Review | Scorched Earth

By Jonathon Wilson
Published: February 4, 2018 (Last updated: February 7, 2018)
Scorched Earth - Movie Review


Were a copy of Scorched Earth to be found in a post-apocalyptic society that had thought all movies destroyed, the citizens would use it to keep the fires going.

Scorched Earth review 

Director Peter Howitt
Writer(s) Kevin LeesonBobby Mort
Rating R
Release Date February 2, 2018

What’s this?

Sometimes, a name is all you need.

Scorched Earth is a post-apocalyptic Western – the title is literal. In it, Gina Carano plays a bounty hunter named Attica Gage. That’s it. Review’s over. All you need to know about Scorched Earth – the plot, the tone, the quality – is all implicit in that name. Attica Gage. What were her parents thinking?

Fancy being a bit more specific?

Imagine Scorched Earth as being 45% 60s Spaghetti Western, 45% 80s direct-to-video Mad Max knockoff, and 10% utter stupidity. Carano is relatively well-cast as a kind of Woman With No Name, except she has a name, and it’s ridiculous. But Scorched Earth takes so many cues from Sergio Leone’s “Dollars Trilogy” that spotting all the images and lines that pay homage to it becomes more fun that the actual movie.

Although, to be fair, sucking the moisture out of Clint Eastwood’s dirty desert poncho would also be more fun than this movie.

What’s it about?

Set somewhere near the midpoint of the 21st century, this scorched earth has been beset by ecological upheavals that have wiped out huge swathes of the world’s population. The few survivors are dependent on masks filtered with powdered silver to breathe the charred air. Anyone who still drives gas-guzzlers is considered an outlaw; wanted dead or alive.

Gage collects these bounties. But for the purposes of an action movie, she sets her sights on a compound filled to the brim with wrong-‘uns. They’re led by a power-hungry Wild West-style town boss, Thomas Jackson (Ryan Robbins), who wants to employ slave labour in a silver mine.

Let me guess: this is more personal for Gage than just another bounty?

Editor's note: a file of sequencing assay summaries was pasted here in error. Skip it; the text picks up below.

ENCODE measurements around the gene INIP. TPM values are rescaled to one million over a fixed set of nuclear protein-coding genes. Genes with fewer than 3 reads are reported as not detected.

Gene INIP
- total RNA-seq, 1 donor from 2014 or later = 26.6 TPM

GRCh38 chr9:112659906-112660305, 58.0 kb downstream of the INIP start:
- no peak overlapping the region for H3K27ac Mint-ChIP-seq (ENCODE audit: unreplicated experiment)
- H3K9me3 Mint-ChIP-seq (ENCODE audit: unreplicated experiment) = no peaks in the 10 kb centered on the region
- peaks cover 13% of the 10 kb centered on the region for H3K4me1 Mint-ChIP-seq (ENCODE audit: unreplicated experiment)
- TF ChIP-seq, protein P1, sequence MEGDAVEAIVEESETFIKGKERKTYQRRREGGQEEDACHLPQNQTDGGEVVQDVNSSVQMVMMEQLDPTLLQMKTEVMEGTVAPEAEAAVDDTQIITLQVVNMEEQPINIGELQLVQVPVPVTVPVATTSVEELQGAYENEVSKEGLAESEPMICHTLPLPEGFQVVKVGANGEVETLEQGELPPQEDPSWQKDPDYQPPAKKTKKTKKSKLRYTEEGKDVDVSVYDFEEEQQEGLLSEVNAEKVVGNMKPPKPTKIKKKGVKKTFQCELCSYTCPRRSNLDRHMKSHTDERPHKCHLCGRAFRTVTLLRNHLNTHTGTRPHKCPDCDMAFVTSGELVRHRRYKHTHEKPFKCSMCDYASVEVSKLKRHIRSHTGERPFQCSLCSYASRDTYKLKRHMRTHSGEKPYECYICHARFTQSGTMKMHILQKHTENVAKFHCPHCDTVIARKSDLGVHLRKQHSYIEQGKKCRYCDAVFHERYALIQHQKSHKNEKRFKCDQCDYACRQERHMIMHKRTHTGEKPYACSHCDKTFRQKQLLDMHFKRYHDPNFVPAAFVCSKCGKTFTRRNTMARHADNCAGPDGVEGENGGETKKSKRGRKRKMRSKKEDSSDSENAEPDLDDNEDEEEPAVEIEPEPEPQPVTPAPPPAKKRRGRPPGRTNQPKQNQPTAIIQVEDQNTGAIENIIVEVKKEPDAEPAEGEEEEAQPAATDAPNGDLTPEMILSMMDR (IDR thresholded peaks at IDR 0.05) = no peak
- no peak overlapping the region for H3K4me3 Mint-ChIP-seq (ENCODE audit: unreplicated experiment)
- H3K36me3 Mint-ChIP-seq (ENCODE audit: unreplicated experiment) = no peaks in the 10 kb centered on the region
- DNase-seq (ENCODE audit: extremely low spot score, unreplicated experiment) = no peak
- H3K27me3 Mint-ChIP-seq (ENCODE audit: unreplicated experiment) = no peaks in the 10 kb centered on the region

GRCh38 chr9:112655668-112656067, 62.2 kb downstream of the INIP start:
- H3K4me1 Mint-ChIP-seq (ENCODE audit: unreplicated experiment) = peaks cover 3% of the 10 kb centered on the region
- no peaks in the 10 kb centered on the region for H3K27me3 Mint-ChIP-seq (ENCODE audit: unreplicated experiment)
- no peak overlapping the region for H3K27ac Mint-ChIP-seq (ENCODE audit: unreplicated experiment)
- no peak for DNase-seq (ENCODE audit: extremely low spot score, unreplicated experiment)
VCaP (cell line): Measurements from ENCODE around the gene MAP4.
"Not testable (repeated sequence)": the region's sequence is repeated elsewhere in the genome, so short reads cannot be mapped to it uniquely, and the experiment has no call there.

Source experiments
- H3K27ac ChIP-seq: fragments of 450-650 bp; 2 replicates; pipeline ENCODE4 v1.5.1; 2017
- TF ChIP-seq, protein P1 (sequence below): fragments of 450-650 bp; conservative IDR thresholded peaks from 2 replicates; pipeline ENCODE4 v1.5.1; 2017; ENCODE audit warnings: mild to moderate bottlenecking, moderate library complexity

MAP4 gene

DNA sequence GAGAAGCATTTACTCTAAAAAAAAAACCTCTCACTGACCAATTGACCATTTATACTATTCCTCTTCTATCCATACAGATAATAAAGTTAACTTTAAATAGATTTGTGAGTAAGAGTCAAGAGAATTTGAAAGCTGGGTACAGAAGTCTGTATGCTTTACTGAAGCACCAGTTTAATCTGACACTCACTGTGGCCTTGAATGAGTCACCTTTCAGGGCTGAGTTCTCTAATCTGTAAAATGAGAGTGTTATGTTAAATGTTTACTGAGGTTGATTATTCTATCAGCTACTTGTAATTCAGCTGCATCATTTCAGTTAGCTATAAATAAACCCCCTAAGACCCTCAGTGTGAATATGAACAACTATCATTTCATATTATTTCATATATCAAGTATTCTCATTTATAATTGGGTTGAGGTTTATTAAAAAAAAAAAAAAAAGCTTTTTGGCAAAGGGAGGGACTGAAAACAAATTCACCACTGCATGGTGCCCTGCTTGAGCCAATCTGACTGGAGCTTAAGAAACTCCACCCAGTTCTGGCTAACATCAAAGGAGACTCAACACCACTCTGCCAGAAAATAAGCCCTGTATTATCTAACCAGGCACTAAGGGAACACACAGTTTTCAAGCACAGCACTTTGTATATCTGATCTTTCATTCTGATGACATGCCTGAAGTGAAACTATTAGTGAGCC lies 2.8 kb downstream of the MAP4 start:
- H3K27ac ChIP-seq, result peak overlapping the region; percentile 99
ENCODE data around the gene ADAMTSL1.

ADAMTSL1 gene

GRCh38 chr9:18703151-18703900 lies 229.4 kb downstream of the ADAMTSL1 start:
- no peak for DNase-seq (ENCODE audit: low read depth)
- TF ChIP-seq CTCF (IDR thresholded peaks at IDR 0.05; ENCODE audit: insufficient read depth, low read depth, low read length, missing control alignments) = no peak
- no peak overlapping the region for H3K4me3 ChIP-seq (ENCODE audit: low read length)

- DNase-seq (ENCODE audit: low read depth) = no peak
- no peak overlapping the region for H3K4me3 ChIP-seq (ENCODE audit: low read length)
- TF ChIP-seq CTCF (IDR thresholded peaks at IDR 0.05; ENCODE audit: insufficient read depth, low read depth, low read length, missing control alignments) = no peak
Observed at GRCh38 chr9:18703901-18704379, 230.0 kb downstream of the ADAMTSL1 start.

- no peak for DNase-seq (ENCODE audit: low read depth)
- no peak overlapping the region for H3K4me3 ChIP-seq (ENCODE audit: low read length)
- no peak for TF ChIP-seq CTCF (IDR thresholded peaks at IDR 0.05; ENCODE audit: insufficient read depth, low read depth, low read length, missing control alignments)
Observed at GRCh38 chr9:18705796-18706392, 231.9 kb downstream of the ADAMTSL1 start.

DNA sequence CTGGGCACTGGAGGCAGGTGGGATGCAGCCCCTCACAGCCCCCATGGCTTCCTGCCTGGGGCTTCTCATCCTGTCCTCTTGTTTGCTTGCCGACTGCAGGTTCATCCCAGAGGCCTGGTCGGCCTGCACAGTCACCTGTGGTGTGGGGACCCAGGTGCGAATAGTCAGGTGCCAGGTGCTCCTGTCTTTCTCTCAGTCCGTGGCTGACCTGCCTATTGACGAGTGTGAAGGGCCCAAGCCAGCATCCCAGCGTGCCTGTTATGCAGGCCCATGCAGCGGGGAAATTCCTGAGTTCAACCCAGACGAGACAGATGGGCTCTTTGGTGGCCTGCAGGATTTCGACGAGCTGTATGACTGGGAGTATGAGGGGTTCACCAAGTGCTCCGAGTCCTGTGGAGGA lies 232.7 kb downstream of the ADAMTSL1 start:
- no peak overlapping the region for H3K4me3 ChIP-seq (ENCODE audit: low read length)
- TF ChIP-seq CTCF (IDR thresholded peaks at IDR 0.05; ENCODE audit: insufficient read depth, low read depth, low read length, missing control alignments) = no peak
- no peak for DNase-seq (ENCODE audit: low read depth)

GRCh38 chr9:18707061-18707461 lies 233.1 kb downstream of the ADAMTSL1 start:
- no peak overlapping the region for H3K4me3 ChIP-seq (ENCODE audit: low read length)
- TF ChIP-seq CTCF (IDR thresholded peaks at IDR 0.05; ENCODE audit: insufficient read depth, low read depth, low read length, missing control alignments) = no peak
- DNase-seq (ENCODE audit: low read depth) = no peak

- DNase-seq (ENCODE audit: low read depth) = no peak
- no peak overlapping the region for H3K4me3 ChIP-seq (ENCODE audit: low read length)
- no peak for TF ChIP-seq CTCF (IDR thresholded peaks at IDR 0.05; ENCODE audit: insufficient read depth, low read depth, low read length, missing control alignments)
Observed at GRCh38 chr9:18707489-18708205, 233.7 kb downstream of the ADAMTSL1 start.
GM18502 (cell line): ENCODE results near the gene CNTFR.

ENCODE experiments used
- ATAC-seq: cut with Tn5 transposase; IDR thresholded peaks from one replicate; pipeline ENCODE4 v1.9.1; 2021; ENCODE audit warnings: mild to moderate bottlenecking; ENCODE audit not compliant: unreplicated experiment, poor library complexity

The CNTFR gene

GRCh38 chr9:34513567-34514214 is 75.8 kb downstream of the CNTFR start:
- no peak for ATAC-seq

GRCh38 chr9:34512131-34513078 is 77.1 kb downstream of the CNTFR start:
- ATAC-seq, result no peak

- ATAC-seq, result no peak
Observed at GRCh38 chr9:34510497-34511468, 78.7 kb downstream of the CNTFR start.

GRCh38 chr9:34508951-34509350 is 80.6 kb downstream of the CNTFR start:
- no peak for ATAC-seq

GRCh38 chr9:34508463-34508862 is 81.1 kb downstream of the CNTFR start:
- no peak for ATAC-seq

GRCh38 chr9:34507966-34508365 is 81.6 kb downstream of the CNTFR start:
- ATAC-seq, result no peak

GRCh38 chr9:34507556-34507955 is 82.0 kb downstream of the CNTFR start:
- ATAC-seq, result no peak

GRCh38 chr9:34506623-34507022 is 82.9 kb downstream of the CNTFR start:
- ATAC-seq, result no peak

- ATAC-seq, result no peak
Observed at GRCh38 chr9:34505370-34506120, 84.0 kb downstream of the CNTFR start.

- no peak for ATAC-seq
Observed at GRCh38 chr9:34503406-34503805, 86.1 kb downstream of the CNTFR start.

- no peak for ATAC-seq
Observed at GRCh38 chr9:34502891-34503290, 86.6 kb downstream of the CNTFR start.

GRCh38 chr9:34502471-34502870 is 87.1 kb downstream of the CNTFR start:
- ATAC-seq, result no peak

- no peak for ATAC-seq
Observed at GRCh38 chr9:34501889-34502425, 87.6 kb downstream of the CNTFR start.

Got it in one. Gage’s vague plan – cooked up with her mentor and occasional sidekick, Doc (John Hannah) – is to infiltrate Jackson’s gang and dismantle it from the inside. Which goes well, at first. But the scheme is swiftly complicated by Jackson’s nosey right-hand man (Dean S. Jagger) and his girlfriend (Stephanie Bennett), who reminds Gage of a convenient tortured backstory.

So, how is Scorched Earth?

About as desultory as you might expect. The script, by Bobby Mort and Kevin Leeson, is threadbare at best and intellectually insulting at worst. The point – whatever that might be – is meandered around, and director Peter Howitt, who has helmed such outstanding action blockbusters as, erm… *checks IMDb*, Johnny English, can’t figure out how to steer his actors towards it. The production design is so cheap and low-quality that you never get the sense that the film has been shot anywhere other than in someone’s back garden, and the work overall is so lacking in energy, charisma and enthusiasm that I wouldn’t have been surprised if the thing just shut off halfway through to save everyone involved the embarrassment.

Isn’t Carano good, at least?

Watching her is fun for a little while, but what can you do? The former mixed martial arts star has only been properly directed once, in Steven Soderbergh’s Haywire, from 2011. Since then she has been lost in the lumbering machinery of big-budget franchise fare like Fast & Furious 6 and Deadpool, or had her meagre acting talents squandered in comical VOD fodder like the god-awful Extraction. I like her, and I still feel that her physical presence and abilities would lend themselves well to a vehicle built around her – much like Haywire was – but a polished actress she most certainly is not.


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